It is aiming to test a hypothesis in order to answer a burning question, which the reader is now desperate to know the answer to. Go back to your proposal and make sure the question is stated by the end of the first paragraph.
Then put it in!
Your proposal needs to represent a significant step forward There is a triumvirate of deadly phrases which, if they occur to your assessor, will kill your proposal.
An incremental study is one that edges knowledge forward but not in a big way. It is closely related to stamp collecting, which is just accumulating variations on a theme e. An incremental study just slightly stretches an already-defined problem-space rather than pushing the envelope and expanding the space into new problem domains.
Of course, most science is incremental, because you have to start from a sound base of knowledge. Make it seem like there is a qualitative as well as quantitative difference between what you are proposing to do and what has been done before.The Center for Clinical and Translational Science (CCaTS) Education Resources is offering a one-day seminar titled "Write Winning Grant Proposals," which will be held at Mayo Clinic in Rochester, Minn., and available via videoconference at Mayo Clinic's campuses in Arizona and Florida.
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Grant Writing: How to develop a grant-winning project Jesse Lutabingwa, Associate Vice Chancellor of International Education and Development at Appalachian State University, has written over international project proposals and has been awarded over $5 million in grants. How to write a business proposal (The modern way) Small Business Tips, Proposals, Contracts, Agreements Alex Lamachenka, June 14, Proposals of every type are intimidating. GUIDELINES FOR WRITING GRANT PROPOSALS Africa Section Communications/Mentoring Program. 2 In most cases, this means that you will have to write a grant proposal and submit your idea to a funding agency. Although grant proposal writing can sometimes seem like a daunting task.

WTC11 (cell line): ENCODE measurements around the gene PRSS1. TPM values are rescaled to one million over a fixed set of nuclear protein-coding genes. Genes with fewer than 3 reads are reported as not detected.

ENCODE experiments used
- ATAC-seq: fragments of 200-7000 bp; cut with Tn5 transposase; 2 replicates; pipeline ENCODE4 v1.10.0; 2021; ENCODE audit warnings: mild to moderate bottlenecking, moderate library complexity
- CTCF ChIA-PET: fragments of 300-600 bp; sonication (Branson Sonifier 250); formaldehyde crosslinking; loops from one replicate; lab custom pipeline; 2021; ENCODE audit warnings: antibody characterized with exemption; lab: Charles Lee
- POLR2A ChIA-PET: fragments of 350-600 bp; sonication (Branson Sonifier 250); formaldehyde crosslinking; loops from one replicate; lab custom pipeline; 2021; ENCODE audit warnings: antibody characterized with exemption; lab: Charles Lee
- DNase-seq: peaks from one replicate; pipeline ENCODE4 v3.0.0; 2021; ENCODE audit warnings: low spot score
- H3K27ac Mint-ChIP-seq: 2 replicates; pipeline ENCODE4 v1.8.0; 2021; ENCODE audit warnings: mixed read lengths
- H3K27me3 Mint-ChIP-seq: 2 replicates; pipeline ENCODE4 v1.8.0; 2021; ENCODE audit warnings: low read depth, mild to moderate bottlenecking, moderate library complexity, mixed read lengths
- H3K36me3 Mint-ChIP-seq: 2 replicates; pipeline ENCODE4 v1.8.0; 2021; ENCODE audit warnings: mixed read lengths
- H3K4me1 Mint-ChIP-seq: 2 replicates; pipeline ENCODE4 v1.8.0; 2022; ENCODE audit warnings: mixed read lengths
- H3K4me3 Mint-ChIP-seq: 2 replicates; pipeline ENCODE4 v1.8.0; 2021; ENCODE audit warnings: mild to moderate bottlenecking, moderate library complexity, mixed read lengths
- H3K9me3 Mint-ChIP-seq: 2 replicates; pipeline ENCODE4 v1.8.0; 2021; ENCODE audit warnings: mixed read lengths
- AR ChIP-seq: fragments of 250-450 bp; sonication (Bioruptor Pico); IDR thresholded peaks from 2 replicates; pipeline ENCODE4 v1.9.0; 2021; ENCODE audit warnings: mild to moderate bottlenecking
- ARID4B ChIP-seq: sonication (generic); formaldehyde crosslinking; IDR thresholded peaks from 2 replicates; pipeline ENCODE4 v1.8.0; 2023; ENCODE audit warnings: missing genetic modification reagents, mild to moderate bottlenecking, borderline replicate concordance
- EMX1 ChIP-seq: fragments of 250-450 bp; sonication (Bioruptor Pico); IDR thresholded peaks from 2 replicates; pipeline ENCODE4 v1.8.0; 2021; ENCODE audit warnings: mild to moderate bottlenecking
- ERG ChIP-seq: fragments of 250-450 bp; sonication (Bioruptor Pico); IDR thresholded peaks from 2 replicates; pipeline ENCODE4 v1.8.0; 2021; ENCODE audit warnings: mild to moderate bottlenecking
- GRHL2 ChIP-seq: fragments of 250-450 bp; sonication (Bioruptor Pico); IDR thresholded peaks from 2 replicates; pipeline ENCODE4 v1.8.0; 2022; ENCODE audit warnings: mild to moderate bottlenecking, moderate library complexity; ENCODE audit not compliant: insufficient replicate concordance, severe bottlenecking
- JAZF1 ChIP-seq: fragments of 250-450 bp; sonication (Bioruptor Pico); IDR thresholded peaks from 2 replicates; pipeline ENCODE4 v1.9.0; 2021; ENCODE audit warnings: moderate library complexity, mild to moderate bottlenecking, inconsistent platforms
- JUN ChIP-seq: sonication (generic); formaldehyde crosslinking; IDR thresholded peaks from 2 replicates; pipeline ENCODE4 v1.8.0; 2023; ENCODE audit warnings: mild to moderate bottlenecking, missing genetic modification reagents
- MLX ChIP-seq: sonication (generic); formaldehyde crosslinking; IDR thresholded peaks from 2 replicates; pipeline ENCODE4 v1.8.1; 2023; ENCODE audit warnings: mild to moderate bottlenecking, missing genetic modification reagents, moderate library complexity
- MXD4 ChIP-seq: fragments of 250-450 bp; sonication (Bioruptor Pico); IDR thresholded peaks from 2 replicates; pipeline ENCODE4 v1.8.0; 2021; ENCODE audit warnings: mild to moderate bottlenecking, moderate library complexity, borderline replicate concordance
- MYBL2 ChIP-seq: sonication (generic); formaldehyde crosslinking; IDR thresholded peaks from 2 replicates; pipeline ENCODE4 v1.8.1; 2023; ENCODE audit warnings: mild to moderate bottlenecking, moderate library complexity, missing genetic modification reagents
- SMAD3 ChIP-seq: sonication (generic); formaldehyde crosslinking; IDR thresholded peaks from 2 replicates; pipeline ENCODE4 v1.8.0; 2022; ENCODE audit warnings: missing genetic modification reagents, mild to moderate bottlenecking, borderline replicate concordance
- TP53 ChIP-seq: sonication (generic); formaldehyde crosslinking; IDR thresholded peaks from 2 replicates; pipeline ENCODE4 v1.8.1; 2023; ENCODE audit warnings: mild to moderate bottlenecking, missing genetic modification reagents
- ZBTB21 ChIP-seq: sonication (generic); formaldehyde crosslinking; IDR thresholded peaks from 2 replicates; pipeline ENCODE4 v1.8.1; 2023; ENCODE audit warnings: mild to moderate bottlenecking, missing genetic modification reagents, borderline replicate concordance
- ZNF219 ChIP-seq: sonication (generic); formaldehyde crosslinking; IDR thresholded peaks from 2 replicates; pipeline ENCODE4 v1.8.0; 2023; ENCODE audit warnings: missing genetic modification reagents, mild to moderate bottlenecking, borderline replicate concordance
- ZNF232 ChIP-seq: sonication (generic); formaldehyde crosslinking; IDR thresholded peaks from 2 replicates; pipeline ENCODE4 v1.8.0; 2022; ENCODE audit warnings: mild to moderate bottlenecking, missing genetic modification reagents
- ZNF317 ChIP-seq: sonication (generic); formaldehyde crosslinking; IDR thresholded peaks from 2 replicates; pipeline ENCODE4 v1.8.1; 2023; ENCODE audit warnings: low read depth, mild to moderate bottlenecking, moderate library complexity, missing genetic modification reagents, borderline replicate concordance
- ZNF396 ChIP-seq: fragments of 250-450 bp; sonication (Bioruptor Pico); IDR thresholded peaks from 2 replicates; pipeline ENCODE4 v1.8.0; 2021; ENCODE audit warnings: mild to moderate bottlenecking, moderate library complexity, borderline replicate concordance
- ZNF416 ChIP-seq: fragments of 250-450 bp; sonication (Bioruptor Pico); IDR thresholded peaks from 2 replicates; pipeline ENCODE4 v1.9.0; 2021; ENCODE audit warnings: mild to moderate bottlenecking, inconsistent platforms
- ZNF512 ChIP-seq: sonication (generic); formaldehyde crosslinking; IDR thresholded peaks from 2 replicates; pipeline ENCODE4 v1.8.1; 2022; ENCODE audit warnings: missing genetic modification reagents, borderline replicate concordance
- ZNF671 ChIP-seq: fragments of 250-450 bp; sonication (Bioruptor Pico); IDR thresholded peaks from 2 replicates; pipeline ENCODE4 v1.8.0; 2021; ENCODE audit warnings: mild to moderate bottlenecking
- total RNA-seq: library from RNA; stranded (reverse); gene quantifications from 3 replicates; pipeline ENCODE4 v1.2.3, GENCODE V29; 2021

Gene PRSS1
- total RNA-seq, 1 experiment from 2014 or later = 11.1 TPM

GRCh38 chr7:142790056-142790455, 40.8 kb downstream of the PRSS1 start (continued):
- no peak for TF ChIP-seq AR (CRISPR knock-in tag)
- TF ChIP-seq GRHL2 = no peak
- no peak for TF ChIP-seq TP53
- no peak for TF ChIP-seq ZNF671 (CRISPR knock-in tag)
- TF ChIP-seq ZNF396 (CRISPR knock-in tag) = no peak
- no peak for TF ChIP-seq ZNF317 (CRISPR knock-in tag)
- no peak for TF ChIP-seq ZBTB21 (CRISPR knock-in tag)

Write Winning Grant Proposals Seminar. Registration for the next Write Winning Grant Proposals seminar for faculty is now open!
This full-day seminar will be held on Monday, October 24, How to Develop and Write a Grant Proposal Congressional Research Service 4 Federal agencies are required to report funding information as funds are approved, increased, or decreased among projects within a given state depending on the type of required reporting.
Also. Sep 01, · How to write a winning grant proposal Posted on September 1, by katejeffery I have been doing a fair bit of grant-reviewing lately, as well as having won a few grants of my own in the past, and have been slowly building up a template of what a winning grant looks like.
Grant Proposal Template PROJECT TITLE I. Proposal Summary (Executive Summary) The Proposal Summary should be about one paragraph of sentences and should include the amount of funding requested and give the most general description of the use that will be made of the funds. Writing and submitting a winning business proposal is the most important step to securing any contract with an organisation.
This document when prepared right, can either elevate your business or keep it .